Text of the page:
MATT STOKES is based in Gateshead and is represented by Workplace Gallery.
Stokes has exhibited widely across the UK and beyond and his work has attracted prestigious awards including winning the Beck’s Futures 2006, and the people’s vote for the Northern Art Prize, 2009.
His work across a variety of mediums often involves working with informal groups of people, linked to music subcultures.
This practice was evident in producing The Gainsborough Packet, a co-commission with London based gallery 176 and Newcastle Gateshead’s Baltic.
The Gainsborough Packet was the culmination of a year’s research and development.
It began with the artist’s discovery, in the Tyne & Wear Archives, of a letter written in 1828 by an ordinary man named John Burdikin living in Newcastle. Of the letter, he said: "When I read it for the first time it left a huge impact on me because it was so unbelievable. It is Burdikin’s life history and he picks out adventurous tales, which usually end up with him putting his life on the line."
When Burdikin laid out his life story, he unwittingly provided the basis for a script which would be made into Stokes’s nine-minute, Super 16 film.
"It was a busy year … starting with an exhibition of new work in Austin, Texas, in January. A few weeks later, a solo show at 176, London, which included setting up a club for four months that was a mix of nightclub, theatre, social club and village hall.
"Following that, I had a project with Foreground in Frome, Somerset, and then exhibitions to finish off the year, including being shortlisted for the Northern Art Prize.
"Between all these, I met some amazing people, and made some great friends."
Finalist - Catherine Bertola
BLAYDON-based Catherine Bertola creates installations, objects and drawings that respond to particular sites, collections and historic contexts.
Underpinning her work is a desire to look beyond the surface of objects and buildings, to uncover forgotten and invisible histories of places and people, as a way of reframing and reconsidering the past.
She often draws on the historic role of women in society, the home, craft production and labour.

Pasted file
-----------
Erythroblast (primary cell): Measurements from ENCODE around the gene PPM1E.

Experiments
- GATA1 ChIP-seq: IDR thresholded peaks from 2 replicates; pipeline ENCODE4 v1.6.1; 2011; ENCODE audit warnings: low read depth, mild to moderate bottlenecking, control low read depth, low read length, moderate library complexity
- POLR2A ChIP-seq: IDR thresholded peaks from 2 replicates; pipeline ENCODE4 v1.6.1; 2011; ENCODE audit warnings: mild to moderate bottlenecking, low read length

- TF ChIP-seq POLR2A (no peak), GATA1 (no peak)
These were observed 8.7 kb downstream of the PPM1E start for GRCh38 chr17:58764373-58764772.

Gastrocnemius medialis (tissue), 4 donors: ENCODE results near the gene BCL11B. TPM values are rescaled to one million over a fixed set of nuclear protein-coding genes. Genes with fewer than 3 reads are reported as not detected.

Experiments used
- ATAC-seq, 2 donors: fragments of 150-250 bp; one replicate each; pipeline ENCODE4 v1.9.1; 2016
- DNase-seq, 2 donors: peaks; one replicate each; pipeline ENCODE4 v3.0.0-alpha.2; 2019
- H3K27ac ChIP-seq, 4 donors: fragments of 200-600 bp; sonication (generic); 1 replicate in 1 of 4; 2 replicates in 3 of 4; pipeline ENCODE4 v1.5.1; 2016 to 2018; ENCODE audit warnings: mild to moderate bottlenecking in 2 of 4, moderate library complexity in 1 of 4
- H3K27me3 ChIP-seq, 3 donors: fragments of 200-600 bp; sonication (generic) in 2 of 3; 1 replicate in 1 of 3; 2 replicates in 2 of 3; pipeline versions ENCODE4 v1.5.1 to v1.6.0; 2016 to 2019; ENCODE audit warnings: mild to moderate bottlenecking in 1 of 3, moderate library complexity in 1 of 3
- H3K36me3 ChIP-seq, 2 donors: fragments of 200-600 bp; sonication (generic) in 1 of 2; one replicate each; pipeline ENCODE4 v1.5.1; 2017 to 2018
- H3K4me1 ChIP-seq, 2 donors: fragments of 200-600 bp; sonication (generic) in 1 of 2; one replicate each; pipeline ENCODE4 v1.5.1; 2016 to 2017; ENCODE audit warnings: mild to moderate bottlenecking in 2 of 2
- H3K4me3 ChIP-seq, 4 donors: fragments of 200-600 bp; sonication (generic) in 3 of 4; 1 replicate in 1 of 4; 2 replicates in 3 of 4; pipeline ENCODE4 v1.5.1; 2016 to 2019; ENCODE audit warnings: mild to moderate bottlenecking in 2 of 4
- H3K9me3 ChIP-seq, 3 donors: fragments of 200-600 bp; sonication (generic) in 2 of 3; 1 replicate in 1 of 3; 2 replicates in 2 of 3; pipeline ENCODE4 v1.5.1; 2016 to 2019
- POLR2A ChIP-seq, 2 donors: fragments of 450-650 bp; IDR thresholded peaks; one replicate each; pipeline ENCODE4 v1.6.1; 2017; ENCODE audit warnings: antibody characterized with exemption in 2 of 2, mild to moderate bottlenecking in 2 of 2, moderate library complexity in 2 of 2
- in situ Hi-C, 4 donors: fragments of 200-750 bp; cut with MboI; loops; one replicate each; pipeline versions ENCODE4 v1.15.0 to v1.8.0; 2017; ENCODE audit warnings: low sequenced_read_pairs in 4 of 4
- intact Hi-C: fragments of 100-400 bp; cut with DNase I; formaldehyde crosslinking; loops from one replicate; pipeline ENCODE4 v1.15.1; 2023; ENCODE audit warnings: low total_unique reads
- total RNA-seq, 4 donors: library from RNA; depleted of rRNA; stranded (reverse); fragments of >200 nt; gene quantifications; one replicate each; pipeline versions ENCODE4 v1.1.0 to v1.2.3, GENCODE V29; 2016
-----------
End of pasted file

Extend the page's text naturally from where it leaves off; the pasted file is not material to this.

She says: "It’s great to be shortlisted, and also a bit of a surprise especially as there are so many good artists working in the region at moment.
"Last year was an incredibly busy non-stop year, but I’ve made work in a lot of amazing places and with some great institutions and organisations, and hopefully this year it will continue.
"The last few months have been spent making work for a number of commissions and exhibitions across the UK and Europe.
"This has included making a carpet out of pins for the exhibition Out of the Ordinary: Spectacular Craft at the Millennium Gallery, Sheffield; a series of handmade golden cobwebs for Tattershall Castle, in Lincolnshire; a solo show, Unseen by all but me alone, at Workplace Gallery, Gateshead, which featured an installation of golden cobwebs, three small films and a series of drawings of lace tights."
Finalist - Fiona Crisp
FIONA CRISP is known for making large-scale photographic installations that explore the relationship between photography and architectural space.
She says: "Last year saw the coming together of two major projects for me: the publication of a monograph, Hyper Passive, that charts the evolution of my work; and the launch of Subterrania at Baltic that comprised several series of large-scale photographic works made at various European locations over the last six years.
"I relocated from London to the North East with my partner and young children seven years ago and have received great support .
"The opportunity to present a significant body of work in the region meant a great deal and I am delighted to have been shortlisted for The Journal Culture Awards as a result."